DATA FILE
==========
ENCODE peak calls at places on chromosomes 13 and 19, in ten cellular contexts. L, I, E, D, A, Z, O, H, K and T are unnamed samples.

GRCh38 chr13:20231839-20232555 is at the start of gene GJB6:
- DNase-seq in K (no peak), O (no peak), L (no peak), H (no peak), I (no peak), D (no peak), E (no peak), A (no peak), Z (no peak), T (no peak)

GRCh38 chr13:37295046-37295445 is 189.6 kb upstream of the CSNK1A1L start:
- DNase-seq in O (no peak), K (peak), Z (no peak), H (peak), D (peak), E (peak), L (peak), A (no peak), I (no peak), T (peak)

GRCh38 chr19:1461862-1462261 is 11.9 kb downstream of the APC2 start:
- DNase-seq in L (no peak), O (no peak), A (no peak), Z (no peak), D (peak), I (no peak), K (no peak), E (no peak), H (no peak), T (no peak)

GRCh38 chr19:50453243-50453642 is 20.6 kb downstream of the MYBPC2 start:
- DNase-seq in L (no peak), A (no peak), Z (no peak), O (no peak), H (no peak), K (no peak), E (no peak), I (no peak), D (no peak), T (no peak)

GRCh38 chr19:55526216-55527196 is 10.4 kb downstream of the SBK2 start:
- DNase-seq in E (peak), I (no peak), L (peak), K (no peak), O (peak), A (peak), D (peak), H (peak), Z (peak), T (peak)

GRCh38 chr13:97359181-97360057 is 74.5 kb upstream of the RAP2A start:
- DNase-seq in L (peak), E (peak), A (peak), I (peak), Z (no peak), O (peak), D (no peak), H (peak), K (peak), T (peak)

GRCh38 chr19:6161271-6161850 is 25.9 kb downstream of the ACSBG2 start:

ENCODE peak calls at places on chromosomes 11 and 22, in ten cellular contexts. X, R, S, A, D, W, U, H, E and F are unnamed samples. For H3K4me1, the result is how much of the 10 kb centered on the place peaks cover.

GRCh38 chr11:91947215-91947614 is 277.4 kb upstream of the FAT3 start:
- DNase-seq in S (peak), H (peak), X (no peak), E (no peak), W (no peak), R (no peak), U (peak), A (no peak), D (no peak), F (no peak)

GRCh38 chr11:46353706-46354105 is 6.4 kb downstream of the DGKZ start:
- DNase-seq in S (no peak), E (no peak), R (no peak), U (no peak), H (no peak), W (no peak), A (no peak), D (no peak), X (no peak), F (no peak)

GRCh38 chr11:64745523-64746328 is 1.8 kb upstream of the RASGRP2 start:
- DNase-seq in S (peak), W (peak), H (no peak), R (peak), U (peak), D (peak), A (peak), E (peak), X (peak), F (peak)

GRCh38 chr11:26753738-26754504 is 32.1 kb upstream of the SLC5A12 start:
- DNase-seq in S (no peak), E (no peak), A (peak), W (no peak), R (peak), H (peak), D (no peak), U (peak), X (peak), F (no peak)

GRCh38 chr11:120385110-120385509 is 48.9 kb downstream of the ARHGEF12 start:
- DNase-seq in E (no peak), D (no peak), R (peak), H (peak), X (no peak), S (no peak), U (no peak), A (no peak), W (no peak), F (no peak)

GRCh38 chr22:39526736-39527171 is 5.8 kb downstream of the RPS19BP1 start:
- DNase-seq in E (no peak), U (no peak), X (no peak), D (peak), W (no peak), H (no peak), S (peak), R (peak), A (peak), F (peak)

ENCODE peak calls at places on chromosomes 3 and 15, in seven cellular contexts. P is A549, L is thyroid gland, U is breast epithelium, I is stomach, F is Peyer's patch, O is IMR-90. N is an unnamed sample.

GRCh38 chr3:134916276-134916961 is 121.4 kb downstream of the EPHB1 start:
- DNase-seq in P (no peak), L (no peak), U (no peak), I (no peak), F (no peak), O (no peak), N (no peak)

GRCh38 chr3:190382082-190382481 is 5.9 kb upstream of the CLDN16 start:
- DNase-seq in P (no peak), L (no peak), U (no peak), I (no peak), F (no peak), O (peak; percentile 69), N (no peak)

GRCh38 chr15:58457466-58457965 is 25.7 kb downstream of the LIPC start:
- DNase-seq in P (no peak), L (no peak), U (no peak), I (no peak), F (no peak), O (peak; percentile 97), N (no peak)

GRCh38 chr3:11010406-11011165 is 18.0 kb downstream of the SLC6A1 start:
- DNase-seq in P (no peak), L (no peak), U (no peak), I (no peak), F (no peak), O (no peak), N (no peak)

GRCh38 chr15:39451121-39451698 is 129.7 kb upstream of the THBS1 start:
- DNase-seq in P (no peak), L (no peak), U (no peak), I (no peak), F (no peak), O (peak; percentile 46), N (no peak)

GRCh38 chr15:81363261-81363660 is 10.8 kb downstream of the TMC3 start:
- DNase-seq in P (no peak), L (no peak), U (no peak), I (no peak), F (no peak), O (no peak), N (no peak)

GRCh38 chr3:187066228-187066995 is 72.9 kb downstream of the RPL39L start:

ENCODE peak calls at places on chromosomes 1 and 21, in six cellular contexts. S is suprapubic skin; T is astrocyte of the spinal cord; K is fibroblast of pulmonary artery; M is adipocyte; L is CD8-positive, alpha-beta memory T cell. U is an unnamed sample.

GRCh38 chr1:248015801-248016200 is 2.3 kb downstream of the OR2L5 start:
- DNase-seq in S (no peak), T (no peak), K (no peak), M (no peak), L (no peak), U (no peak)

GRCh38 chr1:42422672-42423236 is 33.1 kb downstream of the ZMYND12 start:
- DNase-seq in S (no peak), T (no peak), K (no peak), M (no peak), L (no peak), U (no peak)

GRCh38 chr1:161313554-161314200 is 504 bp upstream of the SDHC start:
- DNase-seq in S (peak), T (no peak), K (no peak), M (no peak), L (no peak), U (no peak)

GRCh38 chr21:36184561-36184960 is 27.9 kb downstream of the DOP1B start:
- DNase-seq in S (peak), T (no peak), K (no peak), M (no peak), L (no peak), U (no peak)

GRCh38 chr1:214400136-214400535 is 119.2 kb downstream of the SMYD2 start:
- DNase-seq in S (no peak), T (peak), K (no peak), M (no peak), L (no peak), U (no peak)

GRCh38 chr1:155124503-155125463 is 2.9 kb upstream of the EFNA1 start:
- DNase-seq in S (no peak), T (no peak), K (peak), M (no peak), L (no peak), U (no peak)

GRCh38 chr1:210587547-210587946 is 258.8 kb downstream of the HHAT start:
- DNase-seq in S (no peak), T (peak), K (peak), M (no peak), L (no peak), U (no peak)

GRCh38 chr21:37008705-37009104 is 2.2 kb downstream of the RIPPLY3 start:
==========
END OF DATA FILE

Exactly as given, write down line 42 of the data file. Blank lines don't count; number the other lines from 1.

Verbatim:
ENCODE peak calls at places on chromosomes 1 and 21, in six cellular contexts. S is suprapubic skin; T is astrocyte of the spinal cord; K is fibroblast of pulmonary artery; M is adipocyte; L is CD8-positive, alpha-beta memory T cell. U is an unnamed sample.